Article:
Name: Stephanie LaCroix

Age: 50

Title: Owner

Company: Engine 5 Bakehouse, Waterville

About: The neighborhood bakery specializes in a full line of pastries, pies and breads.

Website: engine5bakehouse.com 

Stephanie LaCroix

Who was your biggest influence in starting your business? 

I don’t think any person actually influenced me. It’s something I always wanted to try. I had tried lots of other things. I’ve had many different careers, ranging from a teacher to a park ranger, to just working for the hospitals, doing office work, that sort of thing. Doing accounts payable, all that. I really enjoyed baking and people like my baking, so I was encouraged to try it as a profession. My undergrad degree is in wildlife biology, of all things.

There’s a satisfaction in seeing that other people enjoy what I make, and making something that actually tastes good and people really get excited about it.

How do you foster creativity in yourself or your staff?

I tune into what goes on in the industry. I do subscribe to newsletters and keep up with what’s going on in the baking industry in general. I get my ideas from that but also from listening to my customers. I am always asking people what they are looking for and what they would like to see. I am judging by what sales are going well and what sits there for a while. I’m a creative person; I don’t like to get bored here, and fortunately my staff doesn’t either. We’re always looking to try new stuff because we don’t want to get into a rut.

We had a couple of ladies who would come in maybe once or twice a week looking for carrot cake. I would always encourage them to order a carrot cake, because my business isn’t enough yet where I can stock a case full of cakes and expect them to sell. So we struck a deal  that I would make a carrot cake bar for them. They did come back and buy them, but in the meantime, the carrot cake bars started selling to everybody else. Because of them pushing me to have that sort of product in the lineup, I have now added it permanently. It happened as well back when I started with quiche. I always wanted to make quiche. I was pretty overwhelmed, but I had a customer who came in and gave me her phone number and address, and wanted me to let her know when I started making quiche. Now I make quiche every day.

What’s the best advice you have ever received?

I got a lot of help, a lot of encouragement from New Ventures of Maine. Even over three years ago, I started doing research and going to as many workshops as I could find. I really had a good relationship with that organization and went to a series of intensive business workshops. For a three-month period, I drove to Brunswick every week. Through that program I was introduced to so many other people, speakers that would come in and talk to us and give us advice.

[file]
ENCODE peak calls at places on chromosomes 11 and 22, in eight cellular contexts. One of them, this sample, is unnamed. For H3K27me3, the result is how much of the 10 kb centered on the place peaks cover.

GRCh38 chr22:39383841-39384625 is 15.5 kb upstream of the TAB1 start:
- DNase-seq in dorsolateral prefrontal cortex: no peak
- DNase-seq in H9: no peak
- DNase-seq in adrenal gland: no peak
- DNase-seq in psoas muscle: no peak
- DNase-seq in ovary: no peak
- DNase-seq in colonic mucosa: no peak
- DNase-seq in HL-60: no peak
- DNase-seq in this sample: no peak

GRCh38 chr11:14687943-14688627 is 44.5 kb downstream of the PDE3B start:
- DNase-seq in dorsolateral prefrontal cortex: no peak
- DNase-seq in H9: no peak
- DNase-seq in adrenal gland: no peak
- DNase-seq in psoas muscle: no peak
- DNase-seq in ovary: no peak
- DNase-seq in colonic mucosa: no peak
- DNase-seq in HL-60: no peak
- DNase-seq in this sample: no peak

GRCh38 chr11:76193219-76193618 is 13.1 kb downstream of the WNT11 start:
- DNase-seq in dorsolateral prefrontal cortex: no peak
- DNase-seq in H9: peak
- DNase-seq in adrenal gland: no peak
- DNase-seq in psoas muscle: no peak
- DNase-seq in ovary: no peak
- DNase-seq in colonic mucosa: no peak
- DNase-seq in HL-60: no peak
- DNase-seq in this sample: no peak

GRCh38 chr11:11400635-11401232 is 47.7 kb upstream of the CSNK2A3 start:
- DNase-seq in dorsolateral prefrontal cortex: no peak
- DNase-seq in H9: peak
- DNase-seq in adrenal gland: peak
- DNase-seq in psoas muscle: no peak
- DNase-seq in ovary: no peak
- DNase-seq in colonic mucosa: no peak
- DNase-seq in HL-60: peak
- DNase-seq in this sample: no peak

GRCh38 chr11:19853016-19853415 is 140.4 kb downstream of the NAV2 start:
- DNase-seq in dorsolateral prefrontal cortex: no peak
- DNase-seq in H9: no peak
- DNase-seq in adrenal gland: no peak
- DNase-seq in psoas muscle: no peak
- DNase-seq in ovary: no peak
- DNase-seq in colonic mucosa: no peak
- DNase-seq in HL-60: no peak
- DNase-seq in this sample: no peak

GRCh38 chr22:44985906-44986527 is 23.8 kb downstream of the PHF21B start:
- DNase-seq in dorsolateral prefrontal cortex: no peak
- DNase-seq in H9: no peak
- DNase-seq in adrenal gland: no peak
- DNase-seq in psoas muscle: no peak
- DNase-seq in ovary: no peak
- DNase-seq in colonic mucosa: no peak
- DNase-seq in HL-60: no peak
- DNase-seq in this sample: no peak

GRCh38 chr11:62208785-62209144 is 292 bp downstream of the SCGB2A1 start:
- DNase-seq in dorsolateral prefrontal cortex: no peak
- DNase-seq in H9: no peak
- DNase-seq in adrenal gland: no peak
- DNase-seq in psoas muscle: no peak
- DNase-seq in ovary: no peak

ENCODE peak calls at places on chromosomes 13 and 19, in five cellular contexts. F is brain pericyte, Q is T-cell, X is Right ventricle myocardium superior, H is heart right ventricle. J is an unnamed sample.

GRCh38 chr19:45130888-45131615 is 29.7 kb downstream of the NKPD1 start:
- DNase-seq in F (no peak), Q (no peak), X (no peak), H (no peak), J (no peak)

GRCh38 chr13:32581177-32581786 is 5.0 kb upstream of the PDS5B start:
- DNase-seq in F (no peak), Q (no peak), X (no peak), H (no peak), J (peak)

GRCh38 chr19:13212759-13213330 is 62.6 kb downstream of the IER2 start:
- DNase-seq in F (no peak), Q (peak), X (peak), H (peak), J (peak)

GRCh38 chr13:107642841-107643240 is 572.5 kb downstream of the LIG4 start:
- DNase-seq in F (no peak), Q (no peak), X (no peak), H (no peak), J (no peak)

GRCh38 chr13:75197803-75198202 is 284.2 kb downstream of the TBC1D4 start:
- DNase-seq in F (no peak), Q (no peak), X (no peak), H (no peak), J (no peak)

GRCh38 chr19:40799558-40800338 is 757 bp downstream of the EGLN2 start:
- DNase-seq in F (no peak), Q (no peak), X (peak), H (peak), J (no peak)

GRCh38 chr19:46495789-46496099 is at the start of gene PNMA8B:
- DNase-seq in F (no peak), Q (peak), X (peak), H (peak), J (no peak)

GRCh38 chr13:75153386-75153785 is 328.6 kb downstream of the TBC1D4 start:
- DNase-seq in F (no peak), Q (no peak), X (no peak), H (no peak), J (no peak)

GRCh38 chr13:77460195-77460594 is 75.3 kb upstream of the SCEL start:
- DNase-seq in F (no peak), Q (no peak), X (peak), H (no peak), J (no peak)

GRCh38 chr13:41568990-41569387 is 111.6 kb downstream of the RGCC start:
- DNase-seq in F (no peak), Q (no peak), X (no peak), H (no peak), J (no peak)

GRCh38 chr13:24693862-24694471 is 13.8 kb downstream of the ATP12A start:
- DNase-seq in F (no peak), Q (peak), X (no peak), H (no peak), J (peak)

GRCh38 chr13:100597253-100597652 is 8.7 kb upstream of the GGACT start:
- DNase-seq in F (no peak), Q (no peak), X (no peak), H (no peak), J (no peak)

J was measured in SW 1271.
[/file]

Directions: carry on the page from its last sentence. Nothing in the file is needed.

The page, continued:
In my mind, it’s don’t give up. You will be only as successful as you allow yourself. There really isn’t any end point. Your business is always going. You are not going to reach a certain point and say, “Now I am going to sit back and relax.” You have to keep things fresh and keep them moving. Your business is a living entity.

I don’t know where I picked it up along the way. I have seen it in books and probably heard someone say it, was that you need to work on your business, not necessarily in your business. I have always had that in mind. You can say it all you want, but the reality of being able to do that is a challenge. Industries like mine, where you are baking, or a more creative outlet like photography, you go into it because this is what you love to do. But the reality is, if you want to be successful, you will spend very little time doing it. You have to step back and look at all the aspects. And little by little you have start to hand the reins over to other people. It’s not that I have a hard time letting go, it’s difficult to find people who understand your way of thinking. You can’t expect other people to think the way you do about your business. To them it’s just a job.

Where will you be in five years? 

I will stick with this business. I will give it a good effort for the first five years just to make sure it’s actually a business, so the IRS doesn’t call it a hobby and close me up. I opened in June 2018, so I have been open just nine months.

What surprised you the most in starting a new business? 

Nothing, really. I was very fortunate to have such a long-range plan. We purchased the building over five years ago, and it was a long renovation process. During that time, I was able to get other jobs, getting experience in the baking field. I was able to go to these workshops and seminars and talk to people and talk to people and all that. I really felt that it was worth the effort. I really didn’t think I would have any surprises, and to date, I really haven’t. I knew one of my biggest challenges would probably be employees, and it has turned out to be. That’s kind of a full-time job in itself — taking care of employees. Nothing’s really, truly surprised me. It’s no harder and no easier than I thought it would be. It’s hard to say how you’re going to feel in the moment. I knew I would be tired. But it’s different when you’re actually tired. It was like: “I’m not going to have a life from now on.” Now I’m living not having a life. I knew it would be a challenge. It’s not a surprise I have to find the time to find the balance. That’s one of my ongoing challenges, finding the me time.


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